When we start any activity we are eager to get into it right away. However, it is important to be protected and archery is no exception (although we don’t need to dress like a full armored samurai). We will review here all the archery protective gear you need.
Better safe than sorry
Every sport, or job, has its risks and, if we follow all safety measures, we won’t have any problem with it. In archery, there are two types of security measures. On the one hand, in my opinion, the most important set of measures, we have what I call behavioral measures or social measures. This type of security measures has to do with our behavior in the shooting range, mainly concerning other shooters.
For example, do not shoot if there is someone beyond the firing line, or if there is someone who has not yet returned from removing their arrows from the target, just to name a few. If you are interested in security measures at the shooting range, you can follow this post, where I list the main things you have to keep in mind when you are at a shooting range (they are inspired by the regulations that are hanging at the entrance of the shooting range in the club I attend). In other less regulated places (such as an open field in case you go hunting), it is essential to be careful that there are no other hunters in the area that may be injured.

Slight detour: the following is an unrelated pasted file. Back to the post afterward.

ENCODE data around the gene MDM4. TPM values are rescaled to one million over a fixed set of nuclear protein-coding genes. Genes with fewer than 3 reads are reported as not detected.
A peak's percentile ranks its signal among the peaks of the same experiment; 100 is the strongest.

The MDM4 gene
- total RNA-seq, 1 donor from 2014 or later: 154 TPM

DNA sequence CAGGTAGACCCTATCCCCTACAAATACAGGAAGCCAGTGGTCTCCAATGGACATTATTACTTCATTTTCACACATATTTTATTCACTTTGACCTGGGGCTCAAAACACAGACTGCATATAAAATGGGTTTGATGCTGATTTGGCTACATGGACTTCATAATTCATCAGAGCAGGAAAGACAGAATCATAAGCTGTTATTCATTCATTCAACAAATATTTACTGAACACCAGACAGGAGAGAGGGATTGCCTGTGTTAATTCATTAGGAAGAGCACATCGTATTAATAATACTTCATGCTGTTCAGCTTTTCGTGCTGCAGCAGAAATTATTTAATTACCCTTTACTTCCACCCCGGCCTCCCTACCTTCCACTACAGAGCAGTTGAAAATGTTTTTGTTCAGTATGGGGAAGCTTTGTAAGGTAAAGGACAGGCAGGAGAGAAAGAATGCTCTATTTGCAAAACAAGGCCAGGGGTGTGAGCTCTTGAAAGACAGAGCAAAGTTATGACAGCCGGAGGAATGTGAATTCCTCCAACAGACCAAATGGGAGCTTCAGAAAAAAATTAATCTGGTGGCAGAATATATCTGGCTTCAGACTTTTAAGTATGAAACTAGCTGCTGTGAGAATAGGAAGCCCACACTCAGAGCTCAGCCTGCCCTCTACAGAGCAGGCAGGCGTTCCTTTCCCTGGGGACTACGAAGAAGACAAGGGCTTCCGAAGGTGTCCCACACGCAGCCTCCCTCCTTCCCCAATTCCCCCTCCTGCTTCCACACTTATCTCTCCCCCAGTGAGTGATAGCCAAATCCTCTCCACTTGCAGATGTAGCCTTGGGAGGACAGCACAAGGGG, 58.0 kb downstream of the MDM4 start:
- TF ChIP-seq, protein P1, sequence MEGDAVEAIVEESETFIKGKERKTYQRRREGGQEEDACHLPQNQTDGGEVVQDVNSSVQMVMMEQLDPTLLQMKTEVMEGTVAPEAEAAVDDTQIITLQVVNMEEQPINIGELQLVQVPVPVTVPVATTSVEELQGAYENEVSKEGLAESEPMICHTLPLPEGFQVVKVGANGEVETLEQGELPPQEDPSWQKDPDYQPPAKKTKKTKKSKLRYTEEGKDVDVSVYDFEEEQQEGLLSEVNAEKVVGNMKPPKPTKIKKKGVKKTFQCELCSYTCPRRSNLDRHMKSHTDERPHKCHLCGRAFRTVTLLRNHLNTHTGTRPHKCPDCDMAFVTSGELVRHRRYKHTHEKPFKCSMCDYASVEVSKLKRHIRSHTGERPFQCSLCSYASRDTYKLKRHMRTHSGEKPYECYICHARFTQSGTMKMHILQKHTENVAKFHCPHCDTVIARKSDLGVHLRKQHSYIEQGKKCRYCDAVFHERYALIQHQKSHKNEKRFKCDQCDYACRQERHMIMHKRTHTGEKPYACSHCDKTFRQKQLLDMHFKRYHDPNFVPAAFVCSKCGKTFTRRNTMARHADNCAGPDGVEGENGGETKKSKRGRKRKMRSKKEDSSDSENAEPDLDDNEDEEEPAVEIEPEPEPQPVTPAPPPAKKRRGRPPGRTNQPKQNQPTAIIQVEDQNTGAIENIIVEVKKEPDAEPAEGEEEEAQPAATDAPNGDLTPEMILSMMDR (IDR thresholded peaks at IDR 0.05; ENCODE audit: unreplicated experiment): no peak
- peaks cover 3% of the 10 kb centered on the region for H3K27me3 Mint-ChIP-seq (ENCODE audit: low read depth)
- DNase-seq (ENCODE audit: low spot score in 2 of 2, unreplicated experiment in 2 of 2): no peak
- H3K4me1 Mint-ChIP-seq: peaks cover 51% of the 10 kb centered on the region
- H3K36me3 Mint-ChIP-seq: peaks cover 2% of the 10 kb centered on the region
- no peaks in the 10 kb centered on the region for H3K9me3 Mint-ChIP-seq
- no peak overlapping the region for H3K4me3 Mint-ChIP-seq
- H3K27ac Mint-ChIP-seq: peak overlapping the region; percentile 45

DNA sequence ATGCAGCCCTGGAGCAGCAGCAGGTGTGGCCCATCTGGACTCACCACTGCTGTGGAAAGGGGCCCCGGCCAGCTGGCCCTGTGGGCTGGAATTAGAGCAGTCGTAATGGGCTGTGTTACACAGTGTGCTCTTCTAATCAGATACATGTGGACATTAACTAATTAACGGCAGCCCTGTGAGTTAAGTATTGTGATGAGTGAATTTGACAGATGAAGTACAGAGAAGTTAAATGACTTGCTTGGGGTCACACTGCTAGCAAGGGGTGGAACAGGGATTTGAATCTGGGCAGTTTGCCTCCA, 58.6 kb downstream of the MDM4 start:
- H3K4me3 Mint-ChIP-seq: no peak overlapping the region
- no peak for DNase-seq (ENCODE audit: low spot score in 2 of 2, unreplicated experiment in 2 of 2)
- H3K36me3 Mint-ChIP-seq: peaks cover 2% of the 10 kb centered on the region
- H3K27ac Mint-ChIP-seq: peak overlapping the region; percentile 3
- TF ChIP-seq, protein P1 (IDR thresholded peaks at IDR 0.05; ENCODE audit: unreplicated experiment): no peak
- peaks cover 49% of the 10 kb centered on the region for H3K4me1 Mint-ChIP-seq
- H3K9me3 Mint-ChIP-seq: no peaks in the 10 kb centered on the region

Archery protective equipment
The other category of archery safety is related to the protection of the shooter himself, that is, you. For your safety, it is not enough to follow the rules, but we also need to have special equipment for it.
Luckily, archery is not a dangerous discipline per se. If we follow all the safety rules of a shooting range there should be no problem. Moreover, archery protective gear is more related to preventing minor injuries, although not less bothersome.